Factors Affecting the Amount of Depreciation

Written by True Tamplin, BSc, CEPF®

Reviewed by Subject Matter Experts

Updated on March 07, 2023

This article mentions the three important factors to consider when determining the amount of depreciation to be charged to the profit and loss account in respect of a particular asset.

1. Cost of the Asset

The cost of the asset includes the invoice price of the asset less any trade discount, in addition to all costs that were essential to bring the asset to a useable condition.

For example, if a machine is purchased for $10,000 with $2,000 in freight charges and $3,000 in installation charges, the cost of the machine for the purpose of depreciation should be taken as $15,000, (i.e., $10,000 + $2,000 + $3,000).

It should be noted that financial charges such as interest on money borrowed for the purchase of the asset should not be included in the cost of the asset.

2. Estimated Scrap Value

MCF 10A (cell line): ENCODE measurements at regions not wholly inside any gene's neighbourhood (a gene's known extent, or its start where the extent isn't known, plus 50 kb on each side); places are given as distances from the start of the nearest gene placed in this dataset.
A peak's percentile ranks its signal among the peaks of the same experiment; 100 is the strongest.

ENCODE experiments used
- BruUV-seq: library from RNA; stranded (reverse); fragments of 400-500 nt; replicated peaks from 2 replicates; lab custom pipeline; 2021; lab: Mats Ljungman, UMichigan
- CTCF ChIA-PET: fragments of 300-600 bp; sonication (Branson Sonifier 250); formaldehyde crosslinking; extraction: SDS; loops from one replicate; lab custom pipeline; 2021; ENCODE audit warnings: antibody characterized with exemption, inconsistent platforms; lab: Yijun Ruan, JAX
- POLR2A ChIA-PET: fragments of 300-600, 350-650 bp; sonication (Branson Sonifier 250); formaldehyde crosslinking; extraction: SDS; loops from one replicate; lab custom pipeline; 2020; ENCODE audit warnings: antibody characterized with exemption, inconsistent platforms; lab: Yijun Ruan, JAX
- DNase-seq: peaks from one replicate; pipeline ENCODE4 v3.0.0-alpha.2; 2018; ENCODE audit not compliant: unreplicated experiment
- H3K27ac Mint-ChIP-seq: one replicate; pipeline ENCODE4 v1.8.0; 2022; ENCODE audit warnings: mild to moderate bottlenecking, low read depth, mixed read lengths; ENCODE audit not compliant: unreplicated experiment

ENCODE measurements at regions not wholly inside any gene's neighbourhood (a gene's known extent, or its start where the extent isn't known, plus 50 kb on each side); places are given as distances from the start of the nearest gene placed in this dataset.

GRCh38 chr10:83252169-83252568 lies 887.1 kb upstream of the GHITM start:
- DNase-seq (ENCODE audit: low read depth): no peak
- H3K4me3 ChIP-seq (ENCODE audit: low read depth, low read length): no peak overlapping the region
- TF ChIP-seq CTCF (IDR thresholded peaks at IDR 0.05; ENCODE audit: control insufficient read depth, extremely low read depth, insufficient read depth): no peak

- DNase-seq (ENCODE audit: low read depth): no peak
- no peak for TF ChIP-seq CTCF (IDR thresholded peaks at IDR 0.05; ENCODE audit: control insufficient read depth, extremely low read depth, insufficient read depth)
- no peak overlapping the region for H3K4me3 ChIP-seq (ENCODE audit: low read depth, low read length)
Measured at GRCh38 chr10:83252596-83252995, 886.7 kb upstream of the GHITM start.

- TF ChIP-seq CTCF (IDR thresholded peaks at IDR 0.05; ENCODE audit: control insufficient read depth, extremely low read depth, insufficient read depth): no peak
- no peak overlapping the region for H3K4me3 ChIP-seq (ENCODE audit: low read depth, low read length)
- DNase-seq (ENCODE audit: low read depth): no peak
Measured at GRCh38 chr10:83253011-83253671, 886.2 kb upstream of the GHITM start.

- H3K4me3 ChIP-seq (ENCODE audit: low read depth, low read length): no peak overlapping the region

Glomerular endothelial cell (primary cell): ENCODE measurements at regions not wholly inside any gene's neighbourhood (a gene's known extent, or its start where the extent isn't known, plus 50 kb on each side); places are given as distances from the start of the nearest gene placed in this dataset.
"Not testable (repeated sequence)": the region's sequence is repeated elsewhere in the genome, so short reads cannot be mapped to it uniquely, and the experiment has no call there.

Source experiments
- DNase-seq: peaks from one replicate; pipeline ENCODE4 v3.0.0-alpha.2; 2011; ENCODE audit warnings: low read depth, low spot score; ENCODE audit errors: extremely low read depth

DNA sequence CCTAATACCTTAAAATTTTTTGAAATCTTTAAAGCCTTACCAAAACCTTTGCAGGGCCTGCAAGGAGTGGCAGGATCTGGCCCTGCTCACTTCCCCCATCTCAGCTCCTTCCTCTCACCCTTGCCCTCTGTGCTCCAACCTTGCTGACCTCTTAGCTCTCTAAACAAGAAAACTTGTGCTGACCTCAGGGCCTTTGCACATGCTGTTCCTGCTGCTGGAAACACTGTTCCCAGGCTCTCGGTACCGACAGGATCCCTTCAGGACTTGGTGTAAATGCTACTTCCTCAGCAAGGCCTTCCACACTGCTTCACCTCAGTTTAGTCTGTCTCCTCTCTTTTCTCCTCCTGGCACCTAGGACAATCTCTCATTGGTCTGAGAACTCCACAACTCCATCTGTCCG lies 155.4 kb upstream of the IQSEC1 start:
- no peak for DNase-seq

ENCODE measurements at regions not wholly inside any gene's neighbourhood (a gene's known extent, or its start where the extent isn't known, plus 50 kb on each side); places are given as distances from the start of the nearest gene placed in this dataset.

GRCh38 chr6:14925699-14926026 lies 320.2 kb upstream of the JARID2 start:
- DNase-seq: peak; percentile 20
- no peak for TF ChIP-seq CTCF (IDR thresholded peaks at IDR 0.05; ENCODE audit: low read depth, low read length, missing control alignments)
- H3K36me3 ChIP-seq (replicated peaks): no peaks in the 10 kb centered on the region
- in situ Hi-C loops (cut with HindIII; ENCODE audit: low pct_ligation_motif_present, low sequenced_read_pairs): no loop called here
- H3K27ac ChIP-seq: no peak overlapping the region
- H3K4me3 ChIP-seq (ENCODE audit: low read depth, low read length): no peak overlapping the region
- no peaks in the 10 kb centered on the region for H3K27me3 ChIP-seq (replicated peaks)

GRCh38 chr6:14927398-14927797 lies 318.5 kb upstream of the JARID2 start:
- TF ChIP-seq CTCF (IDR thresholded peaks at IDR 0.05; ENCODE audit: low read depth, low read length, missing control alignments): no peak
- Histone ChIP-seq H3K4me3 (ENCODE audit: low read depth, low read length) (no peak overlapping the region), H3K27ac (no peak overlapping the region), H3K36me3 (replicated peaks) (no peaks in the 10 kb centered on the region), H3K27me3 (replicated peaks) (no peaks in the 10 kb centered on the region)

Scrap value is the residual or salvage value that is expected to be realized after the sale of an asset at the end of its useful life.

In determining the scrap value, the cost to be incurred in the disposal or removal of the asset should be deducted from the total realizable value.

3. Estimated Useful Life

Estimated useful life is also known as the economic life of the asset. It can be calculated in terms of years, months, hours, units of output, or other operating measures (e.g., kilometers in the case of a taxi or truck).

Factors Affecting the Amount of Depreciation FAQs

About the Author

True Tamplin, BSc, CEPF®

True Tamplin is a published author, public speaker, CEO of UpDigital, and founder of Finance Strategists.

True is a Certified Educator in Personal Finance (CEPF®), author of The Handy Financial Ratios Guide, a member of the Society for Advancing Business Editing and Writing, contributes to his financial education site, Finance Strategists, and has spoken to various financial communities such as the CFA Institute, as well as university students like his Alma mater, Biola University, where he received a bachelor of science in business and data analytics.

To learn more about True, visit his personal website or view his author profiles on Amazon, Nasdaq and Forbes.